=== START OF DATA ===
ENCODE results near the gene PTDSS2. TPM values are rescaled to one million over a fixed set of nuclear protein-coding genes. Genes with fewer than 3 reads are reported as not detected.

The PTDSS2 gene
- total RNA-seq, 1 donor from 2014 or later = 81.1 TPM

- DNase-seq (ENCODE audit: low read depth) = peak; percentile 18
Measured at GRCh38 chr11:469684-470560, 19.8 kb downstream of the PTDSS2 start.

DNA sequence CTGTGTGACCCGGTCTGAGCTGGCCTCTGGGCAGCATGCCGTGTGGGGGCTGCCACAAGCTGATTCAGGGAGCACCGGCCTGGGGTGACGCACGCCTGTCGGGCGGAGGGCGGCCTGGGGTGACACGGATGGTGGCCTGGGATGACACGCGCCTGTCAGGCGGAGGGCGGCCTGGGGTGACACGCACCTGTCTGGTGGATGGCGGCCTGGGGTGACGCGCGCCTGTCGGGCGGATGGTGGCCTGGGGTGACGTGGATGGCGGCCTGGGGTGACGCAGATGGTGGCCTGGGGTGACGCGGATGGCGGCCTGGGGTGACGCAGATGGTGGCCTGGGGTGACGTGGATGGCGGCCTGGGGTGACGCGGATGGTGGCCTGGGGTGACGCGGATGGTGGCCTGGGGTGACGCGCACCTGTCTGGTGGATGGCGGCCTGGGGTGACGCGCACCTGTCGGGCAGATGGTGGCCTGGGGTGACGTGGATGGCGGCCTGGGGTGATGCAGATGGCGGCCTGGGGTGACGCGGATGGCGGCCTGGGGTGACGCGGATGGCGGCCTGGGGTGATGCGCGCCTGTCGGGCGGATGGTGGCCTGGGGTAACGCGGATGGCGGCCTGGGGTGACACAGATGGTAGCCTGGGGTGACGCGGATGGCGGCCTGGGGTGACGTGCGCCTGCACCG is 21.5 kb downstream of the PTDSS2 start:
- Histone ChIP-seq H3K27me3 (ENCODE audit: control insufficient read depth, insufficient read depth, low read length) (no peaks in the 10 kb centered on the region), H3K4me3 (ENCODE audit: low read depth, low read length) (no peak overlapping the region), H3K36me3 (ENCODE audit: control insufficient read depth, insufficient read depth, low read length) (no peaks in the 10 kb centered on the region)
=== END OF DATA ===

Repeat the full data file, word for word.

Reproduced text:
ENCODE results near the gene PTDSS2. TPM values are rescaled to one million over a fixed set of nuclear protein-coding genes. Genes with fewer than 3 reads are reported as not detected.

The PTDSS2 gene
- total RNA-seq, 1 donor from 2014 or later = 81.1 TPM

- DNase-seq (ENCODE audit: low read depth) = peak; percentile 18
Measured at GRCh38 chr11:469684-470560, 19.8 kb downstream of the PTDSS2 start.

DNA sequence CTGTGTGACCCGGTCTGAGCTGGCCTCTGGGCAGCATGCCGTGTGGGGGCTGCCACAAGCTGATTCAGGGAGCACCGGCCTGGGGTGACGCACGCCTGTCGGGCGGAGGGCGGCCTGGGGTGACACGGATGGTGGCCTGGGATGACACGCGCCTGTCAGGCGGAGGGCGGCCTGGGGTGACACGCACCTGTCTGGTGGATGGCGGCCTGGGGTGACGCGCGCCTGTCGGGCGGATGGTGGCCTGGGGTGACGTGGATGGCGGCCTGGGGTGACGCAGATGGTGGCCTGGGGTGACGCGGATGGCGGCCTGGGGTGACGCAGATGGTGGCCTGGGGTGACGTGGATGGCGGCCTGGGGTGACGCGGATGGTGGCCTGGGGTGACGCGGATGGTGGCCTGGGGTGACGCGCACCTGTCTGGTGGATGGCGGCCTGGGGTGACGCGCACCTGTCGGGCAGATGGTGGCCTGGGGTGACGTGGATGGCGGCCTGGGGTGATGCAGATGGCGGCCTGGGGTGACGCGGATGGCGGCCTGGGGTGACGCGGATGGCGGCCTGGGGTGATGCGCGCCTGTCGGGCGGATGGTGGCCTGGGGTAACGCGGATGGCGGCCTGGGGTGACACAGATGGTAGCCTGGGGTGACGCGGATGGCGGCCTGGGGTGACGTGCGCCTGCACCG is 21.5 kb downstream of the PTDSS2 start:
- Histone ChIP-seq H3K27me3 (ENCODE audit: control insufficient read depth, insufficient read depth, low read length) (no peaks in the 10 kb centered on the region), H3K4me3 (ENCODE audit: low read depth, low read length) (no peak overlapping the region), H3K36me3 (ENCODE audit: control insufficient read depth, insufficient read depth, low read length) (no peaks in the 10 kb centered on the region)